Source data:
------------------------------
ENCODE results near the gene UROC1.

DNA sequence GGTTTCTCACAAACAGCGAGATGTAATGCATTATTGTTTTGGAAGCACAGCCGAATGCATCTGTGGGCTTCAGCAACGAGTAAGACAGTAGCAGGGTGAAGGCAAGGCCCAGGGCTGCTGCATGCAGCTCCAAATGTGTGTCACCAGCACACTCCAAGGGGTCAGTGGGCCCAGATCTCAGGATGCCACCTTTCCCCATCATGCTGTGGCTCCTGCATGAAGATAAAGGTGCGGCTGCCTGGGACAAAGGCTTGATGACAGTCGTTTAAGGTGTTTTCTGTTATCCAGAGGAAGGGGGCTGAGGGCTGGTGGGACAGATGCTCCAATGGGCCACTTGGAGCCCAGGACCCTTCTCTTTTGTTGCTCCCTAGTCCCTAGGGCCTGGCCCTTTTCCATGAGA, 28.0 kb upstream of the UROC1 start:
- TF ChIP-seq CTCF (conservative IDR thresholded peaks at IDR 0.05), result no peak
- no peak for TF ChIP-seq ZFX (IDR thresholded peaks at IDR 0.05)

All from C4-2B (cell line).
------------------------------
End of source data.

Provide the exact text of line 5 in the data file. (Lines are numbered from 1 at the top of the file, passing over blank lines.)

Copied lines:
All from C4-2B (cell line).